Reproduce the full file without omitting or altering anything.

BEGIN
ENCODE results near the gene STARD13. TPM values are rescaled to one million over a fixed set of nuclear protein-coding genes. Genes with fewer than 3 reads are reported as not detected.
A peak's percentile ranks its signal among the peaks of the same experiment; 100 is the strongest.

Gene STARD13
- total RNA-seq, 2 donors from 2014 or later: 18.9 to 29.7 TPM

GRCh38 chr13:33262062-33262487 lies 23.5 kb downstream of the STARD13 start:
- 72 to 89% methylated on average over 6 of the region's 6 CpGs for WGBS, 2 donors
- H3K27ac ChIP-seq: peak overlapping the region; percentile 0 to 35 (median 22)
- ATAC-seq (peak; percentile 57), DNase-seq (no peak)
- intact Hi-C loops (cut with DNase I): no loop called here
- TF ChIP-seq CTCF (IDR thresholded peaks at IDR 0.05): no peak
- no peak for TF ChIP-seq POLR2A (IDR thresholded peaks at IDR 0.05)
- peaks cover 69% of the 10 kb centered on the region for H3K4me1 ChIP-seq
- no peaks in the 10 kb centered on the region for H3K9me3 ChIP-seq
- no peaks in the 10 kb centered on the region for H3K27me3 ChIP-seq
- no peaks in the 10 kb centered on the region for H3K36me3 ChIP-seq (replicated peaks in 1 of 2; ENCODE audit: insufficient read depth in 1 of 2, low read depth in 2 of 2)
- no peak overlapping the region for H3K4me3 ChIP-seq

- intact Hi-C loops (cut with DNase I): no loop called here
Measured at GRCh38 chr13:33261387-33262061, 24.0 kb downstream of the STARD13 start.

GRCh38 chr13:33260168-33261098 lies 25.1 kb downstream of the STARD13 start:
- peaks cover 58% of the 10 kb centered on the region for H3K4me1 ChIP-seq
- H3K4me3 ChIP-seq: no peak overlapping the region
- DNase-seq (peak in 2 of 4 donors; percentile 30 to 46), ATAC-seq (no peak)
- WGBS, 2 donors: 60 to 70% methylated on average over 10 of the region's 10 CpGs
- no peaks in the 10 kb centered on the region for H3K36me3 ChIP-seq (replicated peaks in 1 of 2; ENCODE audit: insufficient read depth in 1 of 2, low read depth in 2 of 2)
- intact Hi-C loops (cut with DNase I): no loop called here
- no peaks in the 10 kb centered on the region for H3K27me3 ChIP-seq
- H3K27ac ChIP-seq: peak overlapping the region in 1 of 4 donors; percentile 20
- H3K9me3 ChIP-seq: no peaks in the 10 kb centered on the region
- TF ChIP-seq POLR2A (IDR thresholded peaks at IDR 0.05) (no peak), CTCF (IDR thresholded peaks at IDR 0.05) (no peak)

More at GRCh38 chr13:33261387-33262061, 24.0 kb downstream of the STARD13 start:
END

ENCODE results near the gene STARD13. TPM values are rescaled to one million over a fixed set of nuclear protein-coding genes. Genes with fewer than 3 reads are reported as not detected.
A peak's percentile ranks its signal among the peaks of the same experiment; 100 is the strongest.

Gene STARD13
- total RNA-seq, 2 donors from 2014 or later: 18.9 to 29.7 TPM

GRCh38 chr13:33262062-33262487 lies 23.5 kb downstream of the STARD13 start:
- 72 to 89% methylated on average over 6 of the region's 6 CpGs for WGBS, 2 donors
- H3K27ac ChIP-seq: peak overlapping the region; percentile 0 to 35 (median 22)
- ATAC-seq (peak; percentile 57), DNase-seq (no peak)
- intact Hi-C loops (cut with DNase I): no loop called here
- TF ChIP-seq CTCF (IDR thresholded peaks at IDR 0.05): no peak
- no peak for TF ChIP-seq POLR2A (IDR thresholded peaks at IDR 0.05)
- peaks cover 69% of the 10 kb centered on the region for H3K4me1 ChIP-seq
- no peaks in the 10 kb centered on the region for H3K9me3 ChIP-seq
- no peaks in the 10 kb centered on the region for H3K27me3 ChIP-seq
- no peaks in the 10 kb centered on the region for H3K36me3 ChIP-seq (replicated peaks in 1 of 2; ENCODE audit: insufficient read depth in 1 of 2, low read depth in 2 of 2)
- no peak overlapping the region for H3K4me3 ChIP-seq

- intact Hi-C loops (cut with DNase I): no loop called here
Measured at GRCh38 chr13:33261387-33262061, 24.0 kb downstream of the STARD13 start.

GRCh38 chr13:33260168-33261098 lies 25.1 kb downstream of the STARD13 start:
- peaks cover 58% of the 10 kb centered on the region for H3K4me1 ChIP-seq
- H3K4me3 ChIP-seq: no peak overlapping the region
- DNase-seq (peak in 2 of 4 donors; percentile 30 to 46), ATAC-seq (no peak)
- WGBS, 2 donors: 60 to 70% methylated on average over 10 of the region's 10 CpGs
- no peaks in the 10 kb centered on the region for H3K36me3 ChIP-seq (replicated peaks in 1 of 2; ENCODE audit: insufficient read depth in 1 of 2, low read depth in 2 of 2)
- intact Hi-C loops (cut with DNase I): no loop called here
- no peaks in the 10 kb centered on the region for H3K27me3 ChIP-seq
- H3K27ac ChIP-seq: peak overlapping the region in 1 of 4 donors; percentile 20
- H3K9me3 ChIP-seq: no peaks in the 10 kb centered on the region
- TF ChIP-seq POLR2A (IDR thresholded peaks at IDR 0.05) (no peak), CTCF (IDR thresholded peaks at IDR 0.05) (no peak)

More at GRCh38 chr13:33261387-33262061, 24.0 kb downstream of the STARD13 start: